Wednesday, October 22, 2014

Storing Kitchen Staples, Part One

A Reminder From 1917

All of us who like to cook have cabinets and drawers and other spots chock full of spices, oils, vinegars and the like.  These pantry items - or kitchen staples - are so important to our culinary creations, so we should try to keep them as fresh as we possibly can.  The great thing about these staples is that they are there when you need them; the challenging thing about them is that you rarely buy one of them and then use it all up for one meal.

Heat and light are great things.  They are also great destroyers of kitchen staples.

In the next few posts, I will share what sorts of storage - as well as how to test for freshness - works best for a number of categories of kitchen staples.  

Let's start with oils, vinegars, soy sauces, and vanilla.

You know how on the cooking shows, the cooks have all of their oils and vinegars displayed beautifully on a lovely - usually stainless steel shelf above their six burner, turbo stove top?  Yeah - don't do that!  You'll be killing off those items faster than you can say, "Bam!".  

Here are some basic rules of thumb about these particular staples and the best ways to preserve them.

1.  Olive Oil - Once it is opened the common rule is to consider it at top form for about three months.  Always keep olive in a dark pantry closet or cabinet.  Unopened and stored correctly olive oil will maintain it's goodeness for up to a year.  To test olive oil for freshness, heat a teaspoon or so in a skillet.  If you detect a rancid odor, toss it, it's done.  Lastly, resist the large, usually well decorated cans of olive oil unless you really use a lot of olive oil.  The short shelf life makes the lower price not worth it in the end.

2.  Vinegar - this is one staple that has a very long shelf life.  The high percentage of acetic acid in most vinegars will prevent any harmful bacteria from taking up residence. It is a good idea to also store vinegar in a cabinet, away from direct heat.  If you have sediment beginning to build up in vinegar, just strain it out. It will be fine with or without the sediment.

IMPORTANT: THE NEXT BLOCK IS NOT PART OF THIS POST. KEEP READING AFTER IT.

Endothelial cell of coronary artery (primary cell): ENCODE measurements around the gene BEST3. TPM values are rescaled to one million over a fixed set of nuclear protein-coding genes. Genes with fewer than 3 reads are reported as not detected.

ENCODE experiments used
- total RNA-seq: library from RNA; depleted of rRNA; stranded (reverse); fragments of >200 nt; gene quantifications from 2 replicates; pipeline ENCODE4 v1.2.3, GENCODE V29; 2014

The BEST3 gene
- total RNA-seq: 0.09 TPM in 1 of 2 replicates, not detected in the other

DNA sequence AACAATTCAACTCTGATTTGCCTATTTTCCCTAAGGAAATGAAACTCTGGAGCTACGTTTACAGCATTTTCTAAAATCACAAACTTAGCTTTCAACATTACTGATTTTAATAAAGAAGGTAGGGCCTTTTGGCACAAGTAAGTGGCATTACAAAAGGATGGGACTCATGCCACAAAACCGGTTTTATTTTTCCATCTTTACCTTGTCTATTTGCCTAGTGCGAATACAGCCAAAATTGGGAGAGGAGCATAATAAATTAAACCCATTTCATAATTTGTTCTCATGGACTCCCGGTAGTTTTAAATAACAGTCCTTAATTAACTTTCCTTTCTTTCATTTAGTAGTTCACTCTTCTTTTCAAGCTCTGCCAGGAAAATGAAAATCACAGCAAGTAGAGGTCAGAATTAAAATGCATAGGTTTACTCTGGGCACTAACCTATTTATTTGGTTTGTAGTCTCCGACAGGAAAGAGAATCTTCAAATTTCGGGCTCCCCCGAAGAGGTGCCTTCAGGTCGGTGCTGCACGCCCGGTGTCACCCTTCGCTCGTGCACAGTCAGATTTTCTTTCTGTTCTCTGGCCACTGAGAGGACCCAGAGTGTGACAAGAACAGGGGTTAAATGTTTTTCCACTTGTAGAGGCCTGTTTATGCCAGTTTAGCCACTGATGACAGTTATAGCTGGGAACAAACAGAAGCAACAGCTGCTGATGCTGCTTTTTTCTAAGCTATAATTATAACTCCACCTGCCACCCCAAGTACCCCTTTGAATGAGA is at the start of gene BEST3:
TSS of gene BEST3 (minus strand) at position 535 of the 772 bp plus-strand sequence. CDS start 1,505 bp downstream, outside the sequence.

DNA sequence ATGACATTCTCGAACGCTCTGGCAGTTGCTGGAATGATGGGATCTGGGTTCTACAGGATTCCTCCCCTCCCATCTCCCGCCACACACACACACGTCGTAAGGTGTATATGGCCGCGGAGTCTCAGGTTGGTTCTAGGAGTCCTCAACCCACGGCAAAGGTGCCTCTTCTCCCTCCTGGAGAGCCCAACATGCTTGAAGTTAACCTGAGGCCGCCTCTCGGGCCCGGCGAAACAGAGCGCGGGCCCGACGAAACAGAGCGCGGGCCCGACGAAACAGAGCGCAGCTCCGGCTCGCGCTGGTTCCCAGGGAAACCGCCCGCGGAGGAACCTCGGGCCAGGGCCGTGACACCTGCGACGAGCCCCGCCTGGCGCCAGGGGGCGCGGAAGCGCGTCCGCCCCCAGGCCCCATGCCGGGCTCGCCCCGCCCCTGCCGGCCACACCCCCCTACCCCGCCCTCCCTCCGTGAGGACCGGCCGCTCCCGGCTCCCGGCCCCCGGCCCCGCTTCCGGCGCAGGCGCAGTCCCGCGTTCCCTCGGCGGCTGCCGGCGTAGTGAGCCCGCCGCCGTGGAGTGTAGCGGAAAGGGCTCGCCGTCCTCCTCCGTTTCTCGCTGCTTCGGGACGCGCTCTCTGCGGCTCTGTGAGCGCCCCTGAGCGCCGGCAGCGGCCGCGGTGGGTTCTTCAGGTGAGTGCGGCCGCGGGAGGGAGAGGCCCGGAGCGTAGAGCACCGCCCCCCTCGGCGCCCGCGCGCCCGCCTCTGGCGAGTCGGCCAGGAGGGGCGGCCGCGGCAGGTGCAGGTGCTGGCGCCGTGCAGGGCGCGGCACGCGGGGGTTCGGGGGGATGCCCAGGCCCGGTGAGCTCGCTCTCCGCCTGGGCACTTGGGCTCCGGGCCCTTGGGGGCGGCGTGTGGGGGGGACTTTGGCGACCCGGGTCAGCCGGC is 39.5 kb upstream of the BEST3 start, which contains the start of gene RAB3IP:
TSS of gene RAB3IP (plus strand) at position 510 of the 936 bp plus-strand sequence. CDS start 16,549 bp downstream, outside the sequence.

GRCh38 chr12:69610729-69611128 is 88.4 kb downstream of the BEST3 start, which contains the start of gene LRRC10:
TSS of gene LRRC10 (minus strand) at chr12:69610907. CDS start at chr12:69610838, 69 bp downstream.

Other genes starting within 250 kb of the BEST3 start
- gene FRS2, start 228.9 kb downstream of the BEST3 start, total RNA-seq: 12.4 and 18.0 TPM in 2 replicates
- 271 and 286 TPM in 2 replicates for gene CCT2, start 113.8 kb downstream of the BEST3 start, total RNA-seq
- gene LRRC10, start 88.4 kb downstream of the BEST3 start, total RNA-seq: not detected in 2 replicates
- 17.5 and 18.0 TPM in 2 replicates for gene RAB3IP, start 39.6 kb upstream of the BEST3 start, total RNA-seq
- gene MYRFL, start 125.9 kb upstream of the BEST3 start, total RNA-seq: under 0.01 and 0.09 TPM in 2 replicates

3.  Other Oils - Canola, Corn, Grapeseed, Peanut, and Vegetable oils can be stored in your pantry.  Sesame and Walnut oils must be stored in your refrigerator.

4.  Soy Sauce - if it is pasturized soy sauce, you can store it in your pantry closet.  If it is unpasturized, keep it in the refrigerator. 

5.  Vanilla - this flavoring has a very long shelf life.  If you make it yourself, and I highly recommend that you do, just remember to remove the vanilla bean when it has "cured" and has full vanilla flavor.  The beans, if left in the liquid, sometimes break down a bit.  Whether home or commercially made, vanilla should always be tightly capped and stored away from light and heat.

Next Time:  Flours and Dry Herbs

Thursday, October 9, 2014

Fall: A Time of Preparation and a Garden's Bounty Recipe

"I'm so glad that I live in a world where there are Octobers"  L. M. Montgomery

Are you?

I fight the end of summer.  I rail against the shorter days and the loss of light.  I shiver just thinking about dog walks on ice covered sidewalks.  Another year of shoveling snow?  How much I wonder.  As I do that, more and more as the days move on, I find myself putting the big fans we use all over the house away.  I realize that I'm cleaning our little fireplace and ordering more fireplace gel.  Earlier this week, I pulled out a few sweatshirts and put sox on for the first time in months.